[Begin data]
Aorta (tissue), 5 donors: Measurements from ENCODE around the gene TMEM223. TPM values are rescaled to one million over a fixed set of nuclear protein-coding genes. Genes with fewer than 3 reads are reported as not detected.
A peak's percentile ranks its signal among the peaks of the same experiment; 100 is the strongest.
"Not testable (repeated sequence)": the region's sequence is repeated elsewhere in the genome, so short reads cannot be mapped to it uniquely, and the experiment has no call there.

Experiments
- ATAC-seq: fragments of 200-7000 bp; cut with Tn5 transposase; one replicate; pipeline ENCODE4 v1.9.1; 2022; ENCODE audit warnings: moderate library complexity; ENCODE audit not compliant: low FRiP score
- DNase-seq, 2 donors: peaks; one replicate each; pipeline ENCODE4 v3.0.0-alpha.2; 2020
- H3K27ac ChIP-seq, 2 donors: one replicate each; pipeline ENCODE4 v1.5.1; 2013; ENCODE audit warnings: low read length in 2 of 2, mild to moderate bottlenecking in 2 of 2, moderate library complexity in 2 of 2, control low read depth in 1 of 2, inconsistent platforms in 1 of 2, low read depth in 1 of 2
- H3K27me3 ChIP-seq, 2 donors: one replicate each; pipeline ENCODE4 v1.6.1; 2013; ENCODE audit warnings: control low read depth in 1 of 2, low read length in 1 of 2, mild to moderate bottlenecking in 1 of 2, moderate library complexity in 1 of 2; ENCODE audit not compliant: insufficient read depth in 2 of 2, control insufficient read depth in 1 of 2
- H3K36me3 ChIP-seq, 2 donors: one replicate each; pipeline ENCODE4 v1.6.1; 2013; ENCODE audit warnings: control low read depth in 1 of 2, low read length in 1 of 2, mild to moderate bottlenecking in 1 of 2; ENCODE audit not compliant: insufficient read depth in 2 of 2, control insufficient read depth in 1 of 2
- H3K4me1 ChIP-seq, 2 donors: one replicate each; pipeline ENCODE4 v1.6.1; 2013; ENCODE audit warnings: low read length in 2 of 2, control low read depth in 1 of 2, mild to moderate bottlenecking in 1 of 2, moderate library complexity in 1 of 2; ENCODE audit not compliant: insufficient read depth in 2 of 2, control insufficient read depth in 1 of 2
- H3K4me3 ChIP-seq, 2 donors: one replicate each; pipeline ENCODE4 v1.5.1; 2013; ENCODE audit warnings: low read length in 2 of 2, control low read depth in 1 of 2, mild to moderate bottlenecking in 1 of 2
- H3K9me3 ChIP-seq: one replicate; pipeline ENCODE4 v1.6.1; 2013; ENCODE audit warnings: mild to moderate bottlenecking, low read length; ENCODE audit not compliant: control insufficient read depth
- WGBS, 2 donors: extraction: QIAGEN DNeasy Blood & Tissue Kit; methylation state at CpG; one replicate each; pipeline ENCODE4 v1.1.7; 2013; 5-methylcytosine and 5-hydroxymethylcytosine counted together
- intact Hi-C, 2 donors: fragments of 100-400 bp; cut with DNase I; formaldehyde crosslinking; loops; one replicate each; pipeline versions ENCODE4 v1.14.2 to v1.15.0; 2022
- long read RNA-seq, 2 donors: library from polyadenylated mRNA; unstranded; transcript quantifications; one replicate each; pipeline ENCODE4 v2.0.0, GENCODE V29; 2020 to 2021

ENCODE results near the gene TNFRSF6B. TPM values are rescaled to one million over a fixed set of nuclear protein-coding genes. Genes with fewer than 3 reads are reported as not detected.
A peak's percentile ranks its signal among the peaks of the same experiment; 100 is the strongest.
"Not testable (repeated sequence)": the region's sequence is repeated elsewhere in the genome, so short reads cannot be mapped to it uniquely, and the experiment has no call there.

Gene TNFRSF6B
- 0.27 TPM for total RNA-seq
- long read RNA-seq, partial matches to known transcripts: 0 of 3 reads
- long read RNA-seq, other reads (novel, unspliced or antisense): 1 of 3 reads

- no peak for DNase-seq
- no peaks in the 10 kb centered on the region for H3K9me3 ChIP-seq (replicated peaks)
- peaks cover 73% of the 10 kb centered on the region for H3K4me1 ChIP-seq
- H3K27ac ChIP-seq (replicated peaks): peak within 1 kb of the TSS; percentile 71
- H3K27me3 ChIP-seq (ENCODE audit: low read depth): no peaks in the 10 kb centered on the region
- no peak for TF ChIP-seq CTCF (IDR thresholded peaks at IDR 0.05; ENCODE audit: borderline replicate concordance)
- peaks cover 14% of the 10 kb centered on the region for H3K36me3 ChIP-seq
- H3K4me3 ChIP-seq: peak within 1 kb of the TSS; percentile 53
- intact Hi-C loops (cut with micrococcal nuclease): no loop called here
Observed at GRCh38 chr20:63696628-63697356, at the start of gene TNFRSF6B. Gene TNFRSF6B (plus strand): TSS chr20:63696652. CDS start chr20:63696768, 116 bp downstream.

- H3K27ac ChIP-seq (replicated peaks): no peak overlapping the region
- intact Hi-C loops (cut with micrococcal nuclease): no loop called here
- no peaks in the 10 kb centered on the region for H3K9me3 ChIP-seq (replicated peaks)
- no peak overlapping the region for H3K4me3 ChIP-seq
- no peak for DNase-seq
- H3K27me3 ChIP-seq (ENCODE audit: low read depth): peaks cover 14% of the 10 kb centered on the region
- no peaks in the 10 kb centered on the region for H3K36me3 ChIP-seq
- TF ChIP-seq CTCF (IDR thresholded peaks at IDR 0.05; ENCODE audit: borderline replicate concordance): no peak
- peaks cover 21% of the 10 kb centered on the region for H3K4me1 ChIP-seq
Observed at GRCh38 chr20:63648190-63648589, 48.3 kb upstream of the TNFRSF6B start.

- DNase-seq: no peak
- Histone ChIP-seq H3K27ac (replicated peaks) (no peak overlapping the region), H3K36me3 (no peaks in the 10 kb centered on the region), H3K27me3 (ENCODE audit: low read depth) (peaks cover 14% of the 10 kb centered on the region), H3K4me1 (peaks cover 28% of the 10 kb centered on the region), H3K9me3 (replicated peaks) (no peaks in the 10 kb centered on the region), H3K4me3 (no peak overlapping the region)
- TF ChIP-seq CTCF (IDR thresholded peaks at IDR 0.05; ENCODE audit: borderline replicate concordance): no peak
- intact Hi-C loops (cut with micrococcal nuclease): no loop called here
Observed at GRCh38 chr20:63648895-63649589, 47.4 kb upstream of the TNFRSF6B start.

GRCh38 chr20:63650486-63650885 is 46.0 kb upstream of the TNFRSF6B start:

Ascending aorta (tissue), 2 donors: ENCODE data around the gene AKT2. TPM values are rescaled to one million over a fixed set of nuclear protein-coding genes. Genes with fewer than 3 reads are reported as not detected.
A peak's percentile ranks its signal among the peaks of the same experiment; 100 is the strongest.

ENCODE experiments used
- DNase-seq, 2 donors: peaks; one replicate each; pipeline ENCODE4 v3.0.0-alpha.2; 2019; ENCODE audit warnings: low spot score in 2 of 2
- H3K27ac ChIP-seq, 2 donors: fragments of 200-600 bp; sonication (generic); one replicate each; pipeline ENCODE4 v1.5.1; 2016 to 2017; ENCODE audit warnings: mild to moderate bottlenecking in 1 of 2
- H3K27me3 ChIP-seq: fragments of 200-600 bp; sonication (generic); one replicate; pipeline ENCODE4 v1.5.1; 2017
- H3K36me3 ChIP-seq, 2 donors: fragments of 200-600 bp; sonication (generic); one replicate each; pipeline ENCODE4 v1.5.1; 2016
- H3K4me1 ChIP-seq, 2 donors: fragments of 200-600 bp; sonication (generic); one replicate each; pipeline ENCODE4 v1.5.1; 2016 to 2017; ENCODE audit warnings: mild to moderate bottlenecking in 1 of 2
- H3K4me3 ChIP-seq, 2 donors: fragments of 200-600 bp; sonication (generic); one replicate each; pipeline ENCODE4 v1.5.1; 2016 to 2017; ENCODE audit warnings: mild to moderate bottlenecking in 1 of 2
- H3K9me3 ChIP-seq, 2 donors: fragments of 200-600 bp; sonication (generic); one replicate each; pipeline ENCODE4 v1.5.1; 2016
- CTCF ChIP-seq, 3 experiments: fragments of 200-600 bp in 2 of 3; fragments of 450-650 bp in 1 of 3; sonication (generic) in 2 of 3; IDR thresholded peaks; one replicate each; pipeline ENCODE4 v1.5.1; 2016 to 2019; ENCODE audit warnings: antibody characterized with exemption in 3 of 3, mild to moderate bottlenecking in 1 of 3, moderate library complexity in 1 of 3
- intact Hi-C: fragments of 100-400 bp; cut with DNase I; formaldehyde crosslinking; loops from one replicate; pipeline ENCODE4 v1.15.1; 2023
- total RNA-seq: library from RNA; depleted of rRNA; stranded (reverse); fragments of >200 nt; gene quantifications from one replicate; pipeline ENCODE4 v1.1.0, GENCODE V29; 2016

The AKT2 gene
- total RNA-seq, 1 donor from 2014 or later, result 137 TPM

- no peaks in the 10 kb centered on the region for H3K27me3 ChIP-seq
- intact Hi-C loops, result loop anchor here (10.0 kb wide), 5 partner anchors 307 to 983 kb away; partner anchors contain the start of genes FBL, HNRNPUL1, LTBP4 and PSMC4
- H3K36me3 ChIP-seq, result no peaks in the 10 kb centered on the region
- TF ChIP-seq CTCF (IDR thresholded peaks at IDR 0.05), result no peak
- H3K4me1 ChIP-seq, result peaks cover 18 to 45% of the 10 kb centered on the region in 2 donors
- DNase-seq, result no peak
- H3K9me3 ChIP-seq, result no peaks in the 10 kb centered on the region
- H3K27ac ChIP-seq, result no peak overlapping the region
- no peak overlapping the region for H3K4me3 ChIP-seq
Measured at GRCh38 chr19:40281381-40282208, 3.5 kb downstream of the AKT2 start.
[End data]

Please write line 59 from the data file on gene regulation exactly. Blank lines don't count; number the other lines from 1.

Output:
- CTCF ChIP-seq, 3 experiments: fragments of 200-600 bp in 2 of 3; fragments of 450-650 bp in 1 of 3; sonication (generic) in 2 of 3; IDR thresholded peaks; one replicate each; pipeline ENCODE4 v1.5.1; 2016 to 2019; ENCODE audit warnings: antibody characterized with exemption in 3 of 3, mild to moderate bottlenecking in 1 of 3, moderate library complexity in 1 of 3